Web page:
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The Twenty-Fifth AmendmentIts Complete History and Application$
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John D. Feerick

Print publication date: 2013

Print ISBN-13: 9780823252008

Published to Fordham Scholarship Online: May 2014

DOI: 10.5422/fordham/9780823252008.001.0001

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An Analysis of Sections 1, 2, 3, and 4 of the Amendment

An Analysis of Sections 1, 2, 3, and 4 of the Amendment

Chapter:
(p.108) 8 An Analysis of Sections 1, 2, 3, and 4 of the Amendment
Source:
The Twenty-Fifth Amendment
Author(s):

John D. Feerick

Publisher:
Fordham University Press
DOI:10.5422/fordham/9780823252008.003.0008

This chapter discusses the four sections of the Twenty-Fifth Amendment. Section 1 codifies the Tyler Precedent and states, “In case of the removal of the President from office or of his death or resignation, the Vice President shall become President.” Section 2 deals with filling vacancies in the Vice Presidency and states, “Whenever there is a vacancy in the office of the Vice President, the President shall nominate a Vice President who shall take upon confirmation by a majority vote of both Houses of Congress.” Section 3 describes presidential inability when the president is able to discharge his duties and states, “Whenever the President transmits to the President pro tempore of the Senate and the Speaker of the House of Representatives his written declaration that he is unable to discharge the powers and duties of his office, and until he transmits to them a written declaration to the contrary, such powers and duties shall be discharged by the Vice President as Acting President.” Section 4 covers the most cases of inability – where the President cannot or does not declare his own inability.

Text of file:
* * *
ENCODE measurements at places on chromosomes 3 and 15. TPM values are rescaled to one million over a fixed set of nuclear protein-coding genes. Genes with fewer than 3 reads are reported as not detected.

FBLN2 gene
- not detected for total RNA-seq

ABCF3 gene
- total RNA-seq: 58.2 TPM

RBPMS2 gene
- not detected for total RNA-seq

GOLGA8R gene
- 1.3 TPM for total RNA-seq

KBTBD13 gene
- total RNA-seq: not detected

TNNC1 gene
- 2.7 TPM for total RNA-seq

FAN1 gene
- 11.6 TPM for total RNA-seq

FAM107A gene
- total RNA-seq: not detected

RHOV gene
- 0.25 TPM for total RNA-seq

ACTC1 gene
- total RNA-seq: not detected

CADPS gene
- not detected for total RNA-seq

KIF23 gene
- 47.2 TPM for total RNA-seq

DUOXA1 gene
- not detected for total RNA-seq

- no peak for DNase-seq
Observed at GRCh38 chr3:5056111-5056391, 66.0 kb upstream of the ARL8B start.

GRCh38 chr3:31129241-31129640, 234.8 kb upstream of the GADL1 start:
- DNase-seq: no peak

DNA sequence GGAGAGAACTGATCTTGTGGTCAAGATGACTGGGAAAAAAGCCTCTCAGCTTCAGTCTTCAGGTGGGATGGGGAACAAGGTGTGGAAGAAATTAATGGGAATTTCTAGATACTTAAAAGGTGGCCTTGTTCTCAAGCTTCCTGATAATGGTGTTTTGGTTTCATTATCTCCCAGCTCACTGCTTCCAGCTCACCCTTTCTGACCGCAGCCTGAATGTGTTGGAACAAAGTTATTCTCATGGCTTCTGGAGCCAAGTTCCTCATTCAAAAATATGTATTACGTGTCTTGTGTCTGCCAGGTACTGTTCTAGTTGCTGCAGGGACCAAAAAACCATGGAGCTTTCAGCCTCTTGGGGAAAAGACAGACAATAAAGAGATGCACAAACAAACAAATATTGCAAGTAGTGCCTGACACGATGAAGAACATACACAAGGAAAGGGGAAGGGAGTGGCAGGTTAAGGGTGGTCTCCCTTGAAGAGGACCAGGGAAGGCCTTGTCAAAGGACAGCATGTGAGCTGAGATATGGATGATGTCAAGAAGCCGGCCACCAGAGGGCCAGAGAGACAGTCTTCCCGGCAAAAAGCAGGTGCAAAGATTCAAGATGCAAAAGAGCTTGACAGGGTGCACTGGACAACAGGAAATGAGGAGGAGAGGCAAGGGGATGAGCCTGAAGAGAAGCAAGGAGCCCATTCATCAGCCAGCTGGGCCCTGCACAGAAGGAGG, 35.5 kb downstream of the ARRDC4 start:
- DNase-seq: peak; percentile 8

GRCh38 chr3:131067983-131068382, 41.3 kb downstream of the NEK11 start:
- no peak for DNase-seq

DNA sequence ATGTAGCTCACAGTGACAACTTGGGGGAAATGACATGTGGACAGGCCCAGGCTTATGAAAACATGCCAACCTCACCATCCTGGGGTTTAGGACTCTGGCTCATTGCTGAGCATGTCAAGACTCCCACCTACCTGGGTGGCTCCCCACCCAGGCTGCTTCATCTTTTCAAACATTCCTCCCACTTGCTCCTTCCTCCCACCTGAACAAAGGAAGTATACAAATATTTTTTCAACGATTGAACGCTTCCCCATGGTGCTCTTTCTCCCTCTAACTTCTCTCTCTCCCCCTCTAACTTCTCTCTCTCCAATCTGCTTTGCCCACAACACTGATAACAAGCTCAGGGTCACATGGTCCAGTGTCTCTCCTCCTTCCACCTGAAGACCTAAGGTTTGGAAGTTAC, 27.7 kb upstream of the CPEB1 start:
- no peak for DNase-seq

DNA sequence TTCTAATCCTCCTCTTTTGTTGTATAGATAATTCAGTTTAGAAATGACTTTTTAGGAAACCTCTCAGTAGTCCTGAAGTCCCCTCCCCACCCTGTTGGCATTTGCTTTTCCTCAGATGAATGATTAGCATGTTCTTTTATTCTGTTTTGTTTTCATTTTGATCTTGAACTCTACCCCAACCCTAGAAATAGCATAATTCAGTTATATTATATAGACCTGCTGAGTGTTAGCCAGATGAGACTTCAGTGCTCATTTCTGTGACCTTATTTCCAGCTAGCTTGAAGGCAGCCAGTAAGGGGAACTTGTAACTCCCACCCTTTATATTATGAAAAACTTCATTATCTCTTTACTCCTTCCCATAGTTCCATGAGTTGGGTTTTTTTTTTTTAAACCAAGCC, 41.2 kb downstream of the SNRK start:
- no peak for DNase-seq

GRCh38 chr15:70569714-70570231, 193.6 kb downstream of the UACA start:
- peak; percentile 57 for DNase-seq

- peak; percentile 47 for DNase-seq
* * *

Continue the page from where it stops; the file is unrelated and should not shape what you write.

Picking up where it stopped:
Keywords:   Legislative history, inability, hearings, officers, Cabinet

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